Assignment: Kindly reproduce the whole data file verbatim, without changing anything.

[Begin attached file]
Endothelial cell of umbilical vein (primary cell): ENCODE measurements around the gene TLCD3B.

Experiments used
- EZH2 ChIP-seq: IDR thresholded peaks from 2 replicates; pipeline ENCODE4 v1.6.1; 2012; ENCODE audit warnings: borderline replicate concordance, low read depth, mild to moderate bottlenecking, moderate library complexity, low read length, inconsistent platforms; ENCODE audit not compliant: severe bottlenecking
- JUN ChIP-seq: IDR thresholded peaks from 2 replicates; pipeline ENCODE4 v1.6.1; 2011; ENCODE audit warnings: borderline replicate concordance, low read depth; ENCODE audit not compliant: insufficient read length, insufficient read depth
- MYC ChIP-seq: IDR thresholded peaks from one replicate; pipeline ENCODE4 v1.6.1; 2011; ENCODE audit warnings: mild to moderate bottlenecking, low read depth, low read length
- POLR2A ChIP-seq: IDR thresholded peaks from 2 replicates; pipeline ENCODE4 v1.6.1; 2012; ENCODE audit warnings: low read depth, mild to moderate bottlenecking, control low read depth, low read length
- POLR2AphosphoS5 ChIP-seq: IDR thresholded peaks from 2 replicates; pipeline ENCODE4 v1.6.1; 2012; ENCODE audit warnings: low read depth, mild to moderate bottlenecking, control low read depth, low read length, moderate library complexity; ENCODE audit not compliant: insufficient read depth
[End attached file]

Endothelial cell of umbilical vein (primary cell): ENCODE measurements around the gene TLCD3B.

Experiments used
- EZH2 ChIP-seq: IDR thresholded peaks from 2 replicates; pipeline ENCODE4 v1.6.1; 2012; ENCODE audit warnings: borderline replicate concordance, low read depth, mild to moderate bottlenecking, moderate library complexity, low read length, inconsistent platforms; ENCODE audit not compliant: severe bottlenecking
- JUN ChIP-seq: IDR thresholded peaks from 2 replicates; pipeline ENCODE4 v1.6.1; 2011; ENCODE audit warnings: borderline replicate concordance, low read depth; ENCODE audit not compliant: insufficient read length, insufficient read depth
- MYC ChIP-seq: IDR thresholded peaks from one replicate; pipeline ENCODE4 v1.6.1; 2011; ENCODE audit warnings: mild to moderate bottlenecking, low read depth, low read length
- POLR2A ChIP-seq: IDR thresholded peaks from 2 replicates; pipeline ENCODE4 v1.6.1; 2012; ENCODE audit warnings: low read depth, mild to moderate bottlenecking, control low read depth, low read length
- POLR2AphosphoS5 ChIP-seq: IDR thresholded peaks from 2 replicates; pipeline ENCODE4 v1.6.1; 2012; ENCODE audit warnings: low read depth, mild to moderate bottlenecking, control low read depth, low read length, moderate library complexity; ENCODE audit not compliant: insufficient read depth